Sarah Lyn Rogers: Guided Meditation
Photo: Joanna C. Valente

Photo: Joanna C. Valente

Guided Meditation with Dead Musician


Okay, close your eyes, deep breath.

As if it wasn’t enough, the years

spent rotating the same five CDs

feeling some resonance beyond


the actual notes, the nimble-

fingered descants over bass line

melodies that thrummed through

your teenage body, soundtrack


of your first car, the red one

low to the ground and three

years older than your own

shy self, girl driving alone


at night to and from the boys

who didn’t quite know you,

or friends who wanted to

but didn’t either, not that


you let them. Felt like no one

but the singer with spiderweb-

thin delivery could understand

a constant low-level sadness


rising ecstatically to the top

of your consciousness with certain

chord changes. This is what my soul

sounds like, you were embarrassed


to think, but thought anyway, for he

who felt kindred but had died

six months before you’d heard

of him. All anyone can ever


think to say is R.I.P. in comments

under videos and song lyrics.

R.I.P., R.I.P., as though death

is what he is.


Maybe they can’t see themselves

in the scenes, sitting alone

in a dim bar, walking alone

to a fight, waiting alone for a train


alone alone often alone but resonant

beyond physical space, beyond his

human body—


the way you are now

breathing, listening, existing


inside yourself and also

somewhere with no name.



is where we meet.

Guided Meditation with Mean Voice


Oh, so we’re doing this again.


Okay, breathe in, close your eyes,

you fucking loser, what makes

you think you deserve any time,


always behind in the mornings,


misplaced your keys, can’t find

the shoes you wanted, O

enlightened being, that’s rich.


The problem is you, the part

that covets self-destruction

despite your stated intentions—


isn’t that right? Some defect,


admit it, desire for failure,

the reason your brain races

and you phone-scroll aimless


the reason your body doesn’t want


to wake before noon, or fall to sleep

before two. If you were good, couldn’t

you handle all you were handed,


keep your home spotless clean,

call everyone who might be lonely?

Thicken your skin, practice old etiquette,


never need? Why can’t you measure up


to what they want? Everyone’s a critic

though none so terrible

as this insistent, private hissing.

Guided Meditation with Inner Child


She’s you, but small, little sprout

ponytail, bare feet, crooked grin

scoopable, mischievous, one eye

closing slightly on the side that

smiles bigger than the other. You

would never say such harsh words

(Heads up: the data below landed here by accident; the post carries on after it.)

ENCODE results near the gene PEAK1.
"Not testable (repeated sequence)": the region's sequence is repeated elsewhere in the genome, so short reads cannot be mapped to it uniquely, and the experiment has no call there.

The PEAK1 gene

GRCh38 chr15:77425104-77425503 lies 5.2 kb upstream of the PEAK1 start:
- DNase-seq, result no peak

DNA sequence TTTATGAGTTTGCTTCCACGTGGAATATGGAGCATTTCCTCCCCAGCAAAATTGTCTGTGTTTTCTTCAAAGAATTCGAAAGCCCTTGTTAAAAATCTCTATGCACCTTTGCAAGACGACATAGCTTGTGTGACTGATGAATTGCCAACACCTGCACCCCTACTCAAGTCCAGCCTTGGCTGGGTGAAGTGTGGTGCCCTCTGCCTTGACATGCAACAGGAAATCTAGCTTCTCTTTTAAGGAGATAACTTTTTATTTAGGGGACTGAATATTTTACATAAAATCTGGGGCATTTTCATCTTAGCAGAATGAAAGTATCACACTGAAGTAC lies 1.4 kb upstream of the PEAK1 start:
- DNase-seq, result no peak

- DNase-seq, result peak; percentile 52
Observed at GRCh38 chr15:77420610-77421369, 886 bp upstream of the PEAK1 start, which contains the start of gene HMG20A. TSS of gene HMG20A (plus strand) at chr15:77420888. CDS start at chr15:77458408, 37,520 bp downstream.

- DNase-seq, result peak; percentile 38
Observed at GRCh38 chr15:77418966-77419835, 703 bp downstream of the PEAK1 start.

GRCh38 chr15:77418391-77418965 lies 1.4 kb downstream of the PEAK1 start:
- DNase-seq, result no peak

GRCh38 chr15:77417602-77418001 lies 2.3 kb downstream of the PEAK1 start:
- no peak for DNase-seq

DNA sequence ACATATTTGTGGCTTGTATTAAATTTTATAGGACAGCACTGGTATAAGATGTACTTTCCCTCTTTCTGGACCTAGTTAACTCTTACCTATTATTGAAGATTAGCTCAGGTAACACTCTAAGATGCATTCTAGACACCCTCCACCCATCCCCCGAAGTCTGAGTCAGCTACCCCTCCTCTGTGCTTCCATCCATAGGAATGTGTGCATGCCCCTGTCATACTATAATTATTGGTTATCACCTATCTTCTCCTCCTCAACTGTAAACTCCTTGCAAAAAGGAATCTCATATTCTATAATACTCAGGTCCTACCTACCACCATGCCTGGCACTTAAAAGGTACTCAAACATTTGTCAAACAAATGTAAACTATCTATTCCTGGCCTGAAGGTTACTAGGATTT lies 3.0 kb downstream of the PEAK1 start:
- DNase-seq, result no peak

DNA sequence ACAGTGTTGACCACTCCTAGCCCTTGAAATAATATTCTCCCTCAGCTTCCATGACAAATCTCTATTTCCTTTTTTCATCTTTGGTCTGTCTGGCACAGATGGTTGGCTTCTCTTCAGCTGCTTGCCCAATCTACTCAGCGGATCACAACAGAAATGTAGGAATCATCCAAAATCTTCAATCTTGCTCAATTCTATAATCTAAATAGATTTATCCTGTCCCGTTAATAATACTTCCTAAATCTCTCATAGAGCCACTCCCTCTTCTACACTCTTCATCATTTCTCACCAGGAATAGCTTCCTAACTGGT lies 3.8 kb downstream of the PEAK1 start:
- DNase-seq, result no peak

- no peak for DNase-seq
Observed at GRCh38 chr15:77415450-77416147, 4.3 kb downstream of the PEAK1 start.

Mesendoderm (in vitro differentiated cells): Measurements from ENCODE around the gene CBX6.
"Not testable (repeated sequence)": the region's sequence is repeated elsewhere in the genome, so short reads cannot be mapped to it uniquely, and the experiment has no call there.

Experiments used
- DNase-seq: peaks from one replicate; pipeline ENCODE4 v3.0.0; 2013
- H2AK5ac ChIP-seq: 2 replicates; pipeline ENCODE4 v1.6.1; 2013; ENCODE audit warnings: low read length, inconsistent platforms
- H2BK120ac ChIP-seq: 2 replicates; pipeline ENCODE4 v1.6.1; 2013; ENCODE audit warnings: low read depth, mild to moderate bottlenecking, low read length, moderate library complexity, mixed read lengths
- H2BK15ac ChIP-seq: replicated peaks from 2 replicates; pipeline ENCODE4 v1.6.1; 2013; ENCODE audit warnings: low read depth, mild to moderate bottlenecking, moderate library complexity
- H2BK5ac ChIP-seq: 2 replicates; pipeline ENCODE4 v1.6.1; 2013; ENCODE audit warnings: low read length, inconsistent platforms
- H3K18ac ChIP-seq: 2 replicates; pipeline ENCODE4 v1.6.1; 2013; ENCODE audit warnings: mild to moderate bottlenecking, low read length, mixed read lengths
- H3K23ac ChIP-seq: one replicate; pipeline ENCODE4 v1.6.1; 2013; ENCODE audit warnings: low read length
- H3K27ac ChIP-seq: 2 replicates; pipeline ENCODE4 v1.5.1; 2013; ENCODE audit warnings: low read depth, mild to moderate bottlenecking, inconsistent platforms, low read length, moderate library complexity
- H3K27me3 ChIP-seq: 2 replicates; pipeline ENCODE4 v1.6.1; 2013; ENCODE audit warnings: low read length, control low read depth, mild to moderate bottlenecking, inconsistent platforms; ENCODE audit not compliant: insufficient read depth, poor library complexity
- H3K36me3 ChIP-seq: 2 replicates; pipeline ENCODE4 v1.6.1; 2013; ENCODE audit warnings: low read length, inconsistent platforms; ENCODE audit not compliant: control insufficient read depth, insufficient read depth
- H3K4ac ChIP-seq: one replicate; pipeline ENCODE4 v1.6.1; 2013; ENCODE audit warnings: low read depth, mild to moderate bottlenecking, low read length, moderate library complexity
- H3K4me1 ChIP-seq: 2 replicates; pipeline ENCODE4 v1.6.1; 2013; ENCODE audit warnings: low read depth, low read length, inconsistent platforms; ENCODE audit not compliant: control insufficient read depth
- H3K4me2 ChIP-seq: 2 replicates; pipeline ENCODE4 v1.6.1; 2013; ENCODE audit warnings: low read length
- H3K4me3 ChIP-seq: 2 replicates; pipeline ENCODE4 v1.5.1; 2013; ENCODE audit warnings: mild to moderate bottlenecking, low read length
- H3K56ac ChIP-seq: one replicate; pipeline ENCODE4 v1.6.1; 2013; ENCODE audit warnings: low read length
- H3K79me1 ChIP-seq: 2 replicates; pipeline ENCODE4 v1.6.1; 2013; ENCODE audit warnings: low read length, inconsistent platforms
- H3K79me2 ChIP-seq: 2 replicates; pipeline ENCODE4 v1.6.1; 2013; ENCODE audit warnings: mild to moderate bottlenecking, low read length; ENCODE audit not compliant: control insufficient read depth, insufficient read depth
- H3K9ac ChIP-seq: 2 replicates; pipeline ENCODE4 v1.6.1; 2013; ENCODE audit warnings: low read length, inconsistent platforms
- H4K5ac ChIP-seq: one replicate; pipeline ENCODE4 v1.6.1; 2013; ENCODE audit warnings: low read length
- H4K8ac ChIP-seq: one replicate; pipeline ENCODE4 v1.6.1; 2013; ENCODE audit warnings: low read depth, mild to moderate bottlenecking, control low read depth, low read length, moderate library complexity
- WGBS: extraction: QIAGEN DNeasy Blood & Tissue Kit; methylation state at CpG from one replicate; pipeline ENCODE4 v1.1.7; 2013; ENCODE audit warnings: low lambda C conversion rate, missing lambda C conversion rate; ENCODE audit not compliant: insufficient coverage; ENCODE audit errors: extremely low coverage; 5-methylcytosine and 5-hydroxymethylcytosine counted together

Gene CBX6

to her, never push her to exhaustion

or starvation, never sacrifice her

to save face. She gets restless

she needs quiet, she needs time

alone to tinker, to doodle

to recharge. She needs water

a nap, an afternoon snack.

She wants to climb a tree

concoct a potion, throw ashes

in the air like blasts of smoke.

She needs to cry sometimes

and chase the cats. She needs

to know there’s nothing to prove

no formula that means now she’s

allowed. Hold her and you’ll feel it.

Guided Meditation with Gramps


Close your eyes and there he is, alive

but younger than you knew him, hair

still brown, rocking that unibrow.

He carries a walking stick, because

he always did. You are hunting

for arrowheads in Florida’s soft

soil, eyes alert for snakes and when

you see one, you both jump over

like in the story from when he was

four years old and knew they were

bad news, inherited the warning

from a long line of primates

including your great-grandmother,

who trusted Stalin but not modern

medicine. Battle-axe who made him.

When you look again, he is younger

still, and shoeless, with a rifle

on his back and two hunting dogs,

Betty Boop Beagle and Terry.

You are walking to the tin shacks

in the woods where he was raised.

Maybe you walk along a river

or stream, who knows what kinds

of trees are there, just fill in

with your imagination. Before

the shacks, there’s a dirt path,

forked, a literal crossroad. This

is where he’ll leave you. Ask anything

you think he’ll be able to tell.

Sarah Lyn Rogers is an NYC-based writer from the San Francisco Bay Area. She is the editorial assistant for Soft Skull Press, a contributing editor for Catapult, and was formerly the fiction editor for The Rumpus. She is the author of Inevitable What, a poetry chapbook focused on magic and rituals, and is seeking a home for Cosmic Tantrum, a full-length poetry collection. For more of her work, visit